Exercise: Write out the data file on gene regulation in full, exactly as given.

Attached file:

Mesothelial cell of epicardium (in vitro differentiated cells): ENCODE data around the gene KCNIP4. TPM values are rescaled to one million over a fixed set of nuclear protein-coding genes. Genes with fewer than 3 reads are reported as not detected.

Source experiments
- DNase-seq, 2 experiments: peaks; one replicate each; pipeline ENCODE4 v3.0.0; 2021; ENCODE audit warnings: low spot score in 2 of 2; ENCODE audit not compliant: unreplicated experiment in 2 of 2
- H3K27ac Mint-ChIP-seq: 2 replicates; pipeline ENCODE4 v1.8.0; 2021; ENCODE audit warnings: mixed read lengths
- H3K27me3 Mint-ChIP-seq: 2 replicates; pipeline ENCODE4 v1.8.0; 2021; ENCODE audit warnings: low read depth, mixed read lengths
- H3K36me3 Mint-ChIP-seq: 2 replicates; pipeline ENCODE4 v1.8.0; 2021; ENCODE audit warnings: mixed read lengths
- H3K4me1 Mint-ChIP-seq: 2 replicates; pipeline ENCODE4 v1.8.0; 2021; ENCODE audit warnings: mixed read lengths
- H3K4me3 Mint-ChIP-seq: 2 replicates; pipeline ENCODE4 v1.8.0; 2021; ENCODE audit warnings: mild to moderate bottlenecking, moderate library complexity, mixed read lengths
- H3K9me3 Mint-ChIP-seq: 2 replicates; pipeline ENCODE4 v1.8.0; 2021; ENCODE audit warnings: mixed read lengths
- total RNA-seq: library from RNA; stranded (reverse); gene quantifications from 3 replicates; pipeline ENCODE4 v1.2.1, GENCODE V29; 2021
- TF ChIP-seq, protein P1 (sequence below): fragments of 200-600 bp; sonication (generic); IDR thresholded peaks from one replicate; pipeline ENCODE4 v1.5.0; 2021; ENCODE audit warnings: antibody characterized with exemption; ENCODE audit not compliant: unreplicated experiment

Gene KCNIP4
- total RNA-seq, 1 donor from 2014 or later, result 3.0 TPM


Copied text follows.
Mesothelial cell of epicardium (in vitro differentiated cells): ENCODE data around the gene KCNIP4. TPM values are rescaled to one million over a fixed set of nuclear protein-coding genes. Genes with fewer than 3 reads are reported as not detected.

Source experiments
- DNase-seq, 2 experiments: peaks; one replicate each; pipeline ENCODE4 v3.0.0; 2021; ENCODE audit warnings: low spot score in 2 of 2; ENCODE audit not compliant: unreplicated experiment in 2 of 2
- H3K27ac Mint-ChIP-seq: 2 replicates; pipeline ENCODE4 v1.8.0; 2021; ENCODE audit warnings: mixed read lengths
- H3K27me3 Mint-ChIP-seq: 2 replicates; pipeline ENCODE4 v1.8.0; 2021; ENCODE audit warnings: low read depth, mixed read lengths
- H3K36me3 Mint-ChIP-seq: 2 replicates; pipeline ENCODE4 v1.8.0; 2021; ENCODE audit warnings: mixed read lengths
- H3K4me1 Mint-ChIP-seq: 2 replicates; pipeline ENCODE4 v1.8.0; 2021; ENCODE audit warnings: mixed read lengths
- H3K4me3 Mint-ChIP-seq: 2 replicates; pipeline ENCODE4 v1.8.0; 2021; ENCODE audit warnings: mild to moderate bottlenecking, moderate library complexity, mixed read lengths
- H3K9me3 Mint-ChIP-seq: 2 replicates; pipeline ENCODE4 v1.8.0; 2021; ENCODE audit warnings: mixed read lengths
- total RNA-seq: library from RNA; stranded (reverse); gene quantifications from 3 replicates; pipeline ENCODE4 v1.2.1, GENCODE V29; 2021
- TF ChIP-seq, protein P1 (sequence below): fragments of 200-600 bp; sonication (generic); IDR thresholded peaks from one replicate; pipeline ENCODE4 v1.5.0; 2021; ENCODE audit warnings: antibody characterized with exemption; ENCODE audit not compliant: unreplicated experiment

Gene KCNIP4
- total RNA-seq, 1 donor from 2014 or later, result 3.0 TPM